When it comes to securing hardware cloth, choosing the right screws and washers is crucial. Whether you’re building a chicken coop, repairing a fence, or undertaking any other project that involves hardware cloth, using the appropriate fasteners will ensure a sturdy and reliable installation.
In this article, I will share my personal experience and insights on the different types of screws and washers that can be used to enforce hardware cloth. So, let’s dive in and explore the options available!
Fencing Staples and a Hammer
When we first started working with hardware cloth, my husband opted for a simple solution: fencing staples and a hammer. While this method can be effective for certain projects, it may not provide the most secure and long-lasting results. Fencing staples are usually made of galvanized steel and can be easily driven into wooden surfaces with a hammer. However, they may not be suitable for all applications, especially if you’re working with thicker or harder materials.
Washers and Deck Screws
After realizing that the fencing staples were not providing the desired level of security, we decided to explore other options. We found that using washers and deck screws proved to be a more reliable choice. Specifically, we opted for washers with a 3/4″ diameter and a 1/8″ hole, paired with 1 5/8″ deck screws. The TSC washers are designed to distribute the load evenly, preventing the hardware cloth from tearing or pulling away from the surface.
Fender Washers and Wood Screws
Another combination of washers and screws that can be used effectively is fender washers with #8×1-1/2″ wood screws. Fender washers are larger in diameter compared to regular washers, providing enhanced stability and support. They are particularly useful when attaching hardware cloth to surfaces that require a broader area of reinforcement. The #8×1-1/2″ wood screws are strong enough to hold the hardware cloth firmly in place while being compatible with the fender washers.
Consider the Length of the Screws
When selecting the appropriate screws for your hardware cloth, it’s essential to consider the length of the screws. The ideal length depends on the thickness of the materials you are working with and the depth to which you need the screws to penetrate. Generally, screws that are 1 to 1-1/2 inches long are suitable for most hardware cloth applications. However, always assess your specific project requirements to determine the appropriate screw length.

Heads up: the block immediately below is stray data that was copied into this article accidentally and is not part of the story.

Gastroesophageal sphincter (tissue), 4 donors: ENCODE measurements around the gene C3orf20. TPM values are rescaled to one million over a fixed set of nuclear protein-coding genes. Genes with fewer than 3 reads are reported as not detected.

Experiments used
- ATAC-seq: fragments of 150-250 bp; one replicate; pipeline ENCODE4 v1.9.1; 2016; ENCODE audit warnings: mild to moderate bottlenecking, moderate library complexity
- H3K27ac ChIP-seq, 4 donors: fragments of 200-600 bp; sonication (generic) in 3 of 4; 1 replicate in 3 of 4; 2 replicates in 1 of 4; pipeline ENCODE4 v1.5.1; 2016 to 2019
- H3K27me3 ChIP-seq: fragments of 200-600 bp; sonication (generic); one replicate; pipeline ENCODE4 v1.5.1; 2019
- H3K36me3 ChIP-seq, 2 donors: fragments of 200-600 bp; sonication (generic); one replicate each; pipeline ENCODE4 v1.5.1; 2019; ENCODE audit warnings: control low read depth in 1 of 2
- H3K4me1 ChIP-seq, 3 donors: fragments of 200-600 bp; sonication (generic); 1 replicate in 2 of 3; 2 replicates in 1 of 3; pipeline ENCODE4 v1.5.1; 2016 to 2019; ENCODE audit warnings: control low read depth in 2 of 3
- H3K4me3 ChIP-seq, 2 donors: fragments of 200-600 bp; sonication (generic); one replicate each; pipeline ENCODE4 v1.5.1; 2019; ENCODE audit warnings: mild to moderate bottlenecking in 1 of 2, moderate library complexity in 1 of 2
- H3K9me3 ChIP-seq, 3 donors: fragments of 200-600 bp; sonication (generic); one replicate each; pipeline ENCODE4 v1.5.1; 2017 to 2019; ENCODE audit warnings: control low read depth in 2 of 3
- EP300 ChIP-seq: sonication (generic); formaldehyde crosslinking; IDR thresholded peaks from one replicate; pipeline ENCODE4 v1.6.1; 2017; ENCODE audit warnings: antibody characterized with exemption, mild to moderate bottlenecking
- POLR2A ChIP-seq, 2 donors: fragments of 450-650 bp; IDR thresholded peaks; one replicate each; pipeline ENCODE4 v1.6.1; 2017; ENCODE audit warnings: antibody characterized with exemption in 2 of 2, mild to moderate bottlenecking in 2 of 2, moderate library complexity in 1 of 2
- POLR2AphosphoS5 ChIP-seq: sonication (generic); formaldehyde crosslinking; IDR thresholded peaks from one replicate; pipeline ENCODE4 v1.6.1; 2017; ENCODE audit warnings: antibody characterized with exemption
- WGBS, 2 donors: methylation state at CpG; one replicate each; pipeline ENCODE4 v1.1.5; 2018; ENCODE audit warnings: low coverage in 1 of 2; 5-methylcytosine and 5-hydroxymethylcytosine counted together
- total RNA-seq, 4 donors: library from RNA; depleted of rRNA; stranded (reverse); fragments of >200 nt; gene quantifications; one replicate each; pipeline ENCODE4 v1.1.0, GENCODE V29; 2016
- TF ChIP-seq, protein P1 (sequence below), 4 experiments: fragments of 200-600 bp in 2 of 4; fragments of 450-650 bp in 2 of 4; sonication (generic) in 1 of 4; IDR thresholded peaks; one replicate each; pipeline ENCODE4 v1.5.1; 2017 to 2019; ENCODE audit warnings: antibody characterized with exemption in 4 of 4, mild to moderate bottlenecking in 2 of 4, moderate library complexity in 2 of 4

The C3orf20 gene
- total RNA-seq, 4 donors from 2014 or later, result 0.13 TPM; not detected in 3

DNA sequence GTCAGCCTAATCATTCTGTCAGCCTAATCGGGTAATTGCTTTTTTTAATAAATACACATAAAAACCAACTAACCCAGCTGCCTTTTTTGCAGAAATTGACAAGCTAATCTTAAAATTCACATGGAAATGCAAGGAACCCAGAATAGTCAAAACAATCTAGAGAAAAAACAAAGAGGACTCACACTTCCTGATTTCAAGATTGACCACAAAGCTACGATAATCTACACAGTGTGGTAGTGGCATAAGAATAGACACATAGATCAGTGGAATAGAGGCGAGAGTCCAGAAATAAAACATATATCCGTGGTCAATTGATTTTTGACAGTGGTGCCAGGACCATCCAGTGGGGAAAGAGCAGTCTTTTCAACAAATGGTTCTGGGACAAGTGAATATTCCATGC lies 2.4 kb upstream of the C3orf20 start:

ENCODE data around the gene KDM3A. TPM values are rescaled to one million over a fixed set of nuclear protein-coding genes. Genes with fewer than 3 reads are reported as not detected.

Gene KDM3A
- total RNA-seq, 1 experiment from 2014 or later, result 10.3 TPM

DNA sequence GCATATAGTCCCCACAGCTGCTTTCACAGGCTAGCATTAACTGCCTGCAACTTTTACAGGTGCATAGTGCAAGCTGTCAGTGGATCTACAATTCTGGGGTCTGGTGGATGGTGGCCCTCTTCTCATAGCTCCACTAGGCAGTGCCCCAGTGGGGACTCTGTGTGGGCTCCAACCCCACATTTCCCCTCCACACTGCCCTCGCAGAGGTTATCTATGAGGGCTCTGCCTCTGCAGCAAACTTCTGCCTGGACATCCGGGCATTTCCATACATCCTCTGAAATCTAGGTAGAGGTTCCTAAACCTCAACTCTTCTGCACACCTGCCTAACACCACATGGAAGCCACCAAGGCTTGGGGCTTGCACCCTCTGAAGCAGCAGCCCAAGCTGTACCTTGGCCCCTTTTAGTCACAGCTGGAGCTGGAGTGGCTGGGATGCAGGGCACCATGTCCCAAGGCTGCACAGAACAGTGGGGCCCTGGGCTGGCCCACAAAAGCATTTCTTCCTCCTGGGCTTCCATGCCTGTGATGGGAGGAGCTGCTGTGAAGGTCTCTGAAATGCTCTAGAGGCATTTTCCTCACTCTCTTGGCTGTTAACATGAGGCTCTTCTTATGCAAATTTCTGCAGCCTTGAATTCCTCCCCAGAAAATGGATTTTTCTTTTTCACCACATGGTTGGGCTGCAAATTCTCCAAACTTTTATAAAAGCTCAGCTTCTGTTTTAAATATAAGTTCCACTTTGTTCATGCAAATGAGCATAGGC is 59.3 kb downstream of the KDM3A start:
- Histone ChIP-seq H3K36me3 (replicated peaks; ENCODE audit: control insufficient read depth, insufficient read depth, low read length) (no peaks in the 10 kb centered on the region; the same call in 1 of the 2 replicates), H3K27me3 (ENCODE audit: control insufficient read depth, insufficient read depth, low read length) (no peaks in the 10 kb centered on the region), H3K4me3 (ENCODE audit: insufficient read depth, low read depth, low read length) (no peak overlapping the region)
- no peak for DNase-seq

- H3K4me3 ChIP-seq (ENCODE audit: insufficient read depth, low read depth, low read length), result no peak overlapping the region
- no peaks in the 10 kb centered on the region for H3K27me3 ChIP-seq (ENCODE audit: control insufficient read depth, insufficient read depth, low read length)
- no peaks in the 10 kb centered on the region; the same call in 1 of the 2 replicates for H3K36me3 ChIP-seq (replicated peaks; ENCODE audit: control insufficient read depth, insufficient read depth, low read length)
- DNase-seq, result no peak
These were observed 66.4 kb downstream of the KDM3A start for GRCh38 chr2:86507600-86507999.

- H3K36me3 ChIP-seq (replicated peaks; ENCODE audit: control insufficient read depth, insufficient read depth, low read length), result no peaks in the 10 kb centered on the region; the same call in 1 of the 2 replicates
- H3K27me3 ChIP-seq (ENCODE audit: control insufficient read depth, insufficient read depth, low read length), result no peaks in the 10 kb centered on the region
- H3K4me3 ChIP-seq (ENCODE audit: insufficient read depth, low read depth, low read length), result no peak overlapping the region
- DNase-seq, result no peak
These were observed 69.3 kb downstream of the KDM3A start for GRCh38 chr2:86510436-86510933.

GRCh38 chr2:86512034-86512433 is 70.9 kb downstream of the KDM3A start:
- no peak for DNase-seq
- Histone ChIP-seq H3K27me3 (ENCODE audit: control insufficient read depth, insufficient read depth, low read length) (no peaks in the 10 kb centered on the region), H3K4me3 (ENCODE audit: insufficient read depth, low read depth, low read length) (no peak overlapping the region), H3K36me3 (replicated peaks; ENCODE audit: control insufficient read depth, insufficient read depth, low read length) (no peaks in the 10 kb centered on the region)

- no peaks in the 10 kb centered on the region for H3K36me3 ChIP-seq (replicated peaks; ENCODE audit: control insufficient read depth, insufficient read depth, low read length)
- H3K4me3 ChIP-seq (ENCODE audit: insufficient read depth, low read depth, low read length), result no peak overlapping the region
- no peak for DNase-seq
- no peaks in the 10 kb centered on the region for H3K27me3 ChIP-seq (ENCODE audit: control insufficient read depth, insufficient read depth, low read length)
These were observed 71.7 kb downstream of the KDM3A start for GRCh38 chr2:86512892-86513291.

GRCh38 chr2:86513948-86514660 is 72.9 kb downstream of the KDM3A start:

The Cost and Strength Factor
It’s worth mentioning that using screws and washers to enforce hardware cloth can be both costly and time-consuming, especially for larger projects. As I experienced firsthand, I needed around 400 screws and washers just for the hardware cloth in my 7.5×15 run. Additionally, the current market prices for hardware may make it a pricier option compared to using wood. Therefore, it’s important to weigh the cost and strength factors before making your decision.
Consider Using Trim Wood
If you’re looking for a potentially cheaper and stronger alternative to screws and washers, consider using a piece of trim wood to sandwich the hardware cloth. By placing the hardware cloth between two strips of trim wood and securing them with screws, you can achieve a sturdy and predator-proof installation. This method eliminates the need for numerous screws and washers while providing a robust solution for attaching the hardware cloth.
Wire Ties: A Convenient Alternative
In addition to screws and washers, wire ties can be a convenient alternative for enforcing hardware cloth. Wire ties, also known as zip ties or cable ties, are made of strong nylon or metal and can be easily fastened around the edges of the hardware cloth. They provide a quick and hassle-free method of securing the cloth to various surfaces. Wire ties are especially useful when working with irregularly shaped objects or when you need a flexible attachment solution.
When it comes to enforcing hardware cloth, choosing the right screws and washers is essential for a secure and long-lasting installation. While fencing staples and hammers can work for certain projects, using washers and deck screws or fender washers and wood screws offers a more reliable solution.
Consider the length of the screws based on your project’s requirements, and weigh the cost and strength factors before making a decision. Additionally, using trim wood to sandwich the hardware cloth or wire ties as an alternative can provide convenience and cost savings.
By carefully selecting the appropriate fasteners, you can ensure that your hardware cloth is securely in place, whether it’s for a chicken coop, fence repair, or any other project requiring reliable attachment.